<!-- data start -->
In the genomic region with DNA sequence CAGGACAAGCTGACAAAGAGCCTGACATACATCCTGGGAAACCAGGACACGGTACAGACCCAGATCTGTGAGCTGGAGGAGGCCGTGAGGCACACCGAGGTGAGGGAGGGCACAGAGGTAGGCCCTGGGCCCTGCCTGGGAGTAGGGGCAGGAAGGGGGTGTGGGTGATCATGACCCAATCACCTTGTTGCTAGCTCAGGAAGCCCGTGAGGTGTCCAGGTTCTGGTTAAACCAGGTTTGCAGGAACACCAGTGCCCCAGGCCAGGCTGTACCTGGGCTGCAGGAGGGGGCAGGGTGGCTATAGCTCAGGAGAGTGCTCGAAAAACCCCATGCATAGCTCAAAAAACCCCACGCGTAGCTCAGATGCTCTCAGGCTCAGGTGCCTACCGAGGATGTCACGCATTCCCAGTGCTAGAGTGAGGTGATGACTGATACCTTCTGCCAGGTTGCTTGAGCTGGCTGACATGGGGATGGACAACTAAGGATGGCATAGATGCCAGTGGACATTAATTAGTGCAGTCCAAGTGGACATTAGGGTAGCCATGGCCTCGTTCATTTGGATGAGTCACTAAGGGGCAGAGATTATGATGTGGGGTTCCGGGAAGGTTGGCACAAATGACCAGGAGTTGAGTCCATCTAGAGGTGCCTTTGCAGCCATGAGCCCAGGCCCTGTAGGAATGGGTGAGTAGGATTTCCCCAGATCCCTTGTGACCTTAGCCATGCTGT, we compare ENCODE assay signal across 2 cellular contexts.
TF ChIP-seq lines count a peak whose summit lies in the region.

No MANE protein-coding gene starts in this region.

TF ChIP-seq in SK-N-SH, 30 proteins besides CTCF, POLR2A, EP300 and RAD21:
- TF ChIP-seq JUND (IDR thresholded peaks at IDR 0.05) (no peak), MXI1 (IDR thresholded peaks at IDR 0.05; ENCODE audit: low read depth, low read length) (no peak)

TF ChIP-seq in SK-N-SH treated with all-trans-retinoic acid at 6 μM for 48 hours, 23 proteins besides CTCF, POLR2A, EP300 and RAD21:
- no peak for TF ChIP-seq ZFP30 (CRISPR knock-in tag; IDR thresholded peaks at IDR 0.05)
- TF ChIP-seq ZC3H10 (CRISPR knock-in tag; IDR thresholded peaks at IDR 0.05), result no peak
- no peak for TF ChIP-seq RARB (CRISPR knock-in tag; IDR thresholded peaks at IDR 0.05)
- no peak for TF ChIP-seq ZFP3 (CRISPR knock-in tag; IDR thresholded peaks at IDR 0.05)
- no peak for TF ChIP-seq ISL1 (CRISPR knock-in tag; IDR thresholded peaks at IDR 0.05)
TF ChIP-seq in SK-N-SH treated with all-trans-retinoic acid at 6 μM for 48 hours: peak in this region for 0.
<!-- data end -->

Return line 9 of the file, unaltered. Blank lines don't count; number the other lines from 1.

- no peak for TF ChIP-seq RARB (CRISPR knock-in tag; IDR thresholded peaks at IDR 0.05)